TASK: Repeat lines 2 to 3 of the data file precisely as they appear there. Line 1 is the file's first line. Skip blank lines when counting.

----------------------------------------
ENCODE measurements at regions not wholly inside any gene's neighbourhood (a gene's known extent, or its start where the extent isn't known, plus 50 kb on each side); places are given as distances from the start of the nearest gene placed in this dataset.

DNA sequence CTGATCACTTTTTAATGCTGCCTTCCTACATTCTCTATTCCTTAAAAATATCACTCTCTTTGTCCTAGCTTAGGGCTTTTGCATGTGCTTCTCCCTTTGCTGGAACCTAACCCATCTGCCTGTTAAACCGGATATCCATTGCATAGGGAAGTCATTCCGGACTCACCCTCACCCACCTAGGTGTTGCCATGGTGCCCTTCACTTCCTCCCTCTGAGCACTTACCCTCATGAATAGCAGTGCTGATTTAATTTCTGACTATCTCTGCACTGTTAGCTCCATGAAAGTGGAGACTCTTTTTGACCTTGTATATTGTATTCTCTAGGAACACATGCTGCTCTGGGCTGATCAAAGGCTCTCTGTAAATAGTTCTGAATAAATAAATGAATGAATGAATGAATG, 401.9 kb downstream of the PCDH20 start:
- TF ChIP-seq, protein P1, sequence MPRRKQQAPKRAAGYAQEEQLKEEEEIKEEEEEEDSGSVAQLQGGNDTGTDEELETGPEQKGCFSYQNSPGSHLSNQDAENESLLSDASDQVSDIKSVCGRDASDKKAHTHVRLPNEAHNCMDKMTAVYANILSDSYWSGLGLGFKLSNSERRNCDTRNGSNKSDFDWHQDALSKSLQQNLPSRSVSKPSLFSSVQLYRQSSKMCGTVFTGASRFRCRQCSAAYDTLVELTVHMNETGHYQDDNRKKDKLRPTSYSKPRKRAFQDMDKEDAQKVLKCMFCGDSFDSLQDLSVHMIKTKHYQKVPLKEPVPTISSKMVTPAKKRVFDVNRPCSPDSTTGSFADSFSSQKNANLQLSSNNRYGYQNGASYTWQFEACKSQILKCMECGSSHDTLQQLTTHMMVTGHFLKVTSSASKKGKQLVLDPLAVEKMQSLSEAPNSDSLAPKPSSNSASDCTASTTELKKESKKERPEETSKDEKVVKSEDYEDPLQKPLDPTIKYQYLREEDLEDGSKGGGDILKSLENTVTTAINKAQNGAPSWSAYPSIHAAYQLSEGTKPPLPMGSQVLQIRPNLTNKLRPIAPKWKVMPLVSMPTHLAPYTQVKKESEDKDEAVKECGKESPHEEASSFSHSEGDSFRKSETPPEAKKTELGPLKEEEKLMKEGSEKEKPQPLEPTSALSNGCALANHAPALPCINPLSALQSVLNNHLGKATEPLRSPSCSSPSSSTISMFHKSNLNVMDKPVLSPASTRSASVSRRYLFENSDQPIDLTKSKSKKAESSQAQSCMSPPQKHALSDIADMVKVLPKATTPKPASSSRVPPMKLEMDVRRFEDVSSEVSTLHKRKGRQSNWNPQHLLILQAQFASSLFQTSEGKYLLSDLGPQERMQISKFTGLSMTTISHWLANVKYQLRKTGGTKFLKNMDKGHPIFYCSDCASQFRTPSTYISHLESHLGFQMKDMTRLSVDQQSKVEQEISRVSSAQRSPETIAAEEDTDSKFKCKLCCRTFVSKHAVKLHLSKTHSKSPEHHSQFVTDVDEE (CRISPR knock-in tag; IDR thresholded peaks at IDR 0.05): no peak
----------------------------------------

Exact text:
DNA sequence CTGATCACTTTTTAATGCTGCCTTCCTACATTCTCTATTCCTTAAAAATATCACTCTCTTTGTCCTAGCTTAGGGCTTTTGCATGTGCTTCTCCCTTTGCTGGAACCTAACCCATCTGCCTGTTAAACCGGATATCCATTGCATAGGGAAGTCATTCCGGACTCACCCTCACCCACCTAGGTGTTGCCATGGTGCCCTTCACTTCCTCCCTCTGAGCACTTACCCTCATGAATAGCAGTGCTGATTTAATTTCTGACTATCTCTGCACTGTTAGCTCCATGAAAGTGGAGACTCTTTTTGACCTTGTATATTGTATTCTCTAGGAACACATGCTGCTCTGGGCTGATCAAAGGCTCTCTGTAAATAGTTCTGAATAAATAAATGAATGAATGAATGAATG, 401.9 kb downstream of the PCDH20 start:
- TF ChIP-seq, protein P1, sequence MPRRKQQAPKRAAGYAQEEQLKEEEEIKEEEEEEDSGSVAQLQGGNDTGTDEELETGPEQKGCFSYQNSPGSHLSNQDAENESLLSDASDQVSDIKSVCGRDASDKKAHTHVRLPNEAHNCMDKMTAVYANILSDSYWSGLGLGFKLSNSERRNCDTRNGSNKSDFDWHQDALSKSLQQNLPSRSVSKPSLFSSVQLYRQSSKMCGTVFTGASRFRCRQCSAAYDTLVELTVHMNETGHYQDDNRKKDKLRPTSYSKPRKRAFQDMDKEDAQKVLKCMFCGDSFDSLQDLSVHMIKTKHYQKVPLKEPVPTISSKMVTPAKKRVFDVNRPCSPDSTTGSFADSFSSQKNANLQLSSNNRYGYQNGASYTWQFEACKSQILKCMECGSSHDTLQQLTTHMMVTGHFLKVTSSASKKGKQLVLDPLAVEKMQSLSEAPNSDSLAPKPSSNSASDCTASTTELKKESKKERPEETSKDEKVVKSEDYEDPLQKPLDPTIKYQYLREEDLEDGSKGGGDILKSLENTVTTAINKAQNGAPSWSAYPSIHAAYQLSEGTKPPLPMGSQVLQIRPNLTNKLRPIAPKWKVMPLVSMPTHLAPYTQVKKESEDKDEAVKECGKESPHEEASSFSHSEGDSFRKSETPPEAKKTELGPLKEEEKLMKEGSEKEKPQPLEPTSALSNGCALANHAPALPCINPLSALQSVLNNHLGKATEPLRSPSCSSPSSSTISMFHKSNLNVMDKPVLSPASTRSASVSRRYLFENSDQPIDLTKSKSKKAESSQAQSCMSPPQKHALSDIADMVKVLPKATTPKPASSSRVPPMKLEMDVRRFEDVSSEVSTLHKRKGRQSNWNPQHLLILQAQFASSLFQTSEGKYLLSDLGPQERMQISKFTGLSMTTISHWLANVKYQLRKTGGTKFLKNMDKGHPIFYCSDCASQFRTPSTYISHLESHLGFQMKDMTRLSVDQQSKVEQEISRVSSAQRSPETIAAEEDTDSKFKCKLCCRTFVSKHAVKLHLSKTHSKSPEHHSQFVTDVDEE (CRISPR knock-in tag; IDR thresholded peaks at IDR 0.05): no peak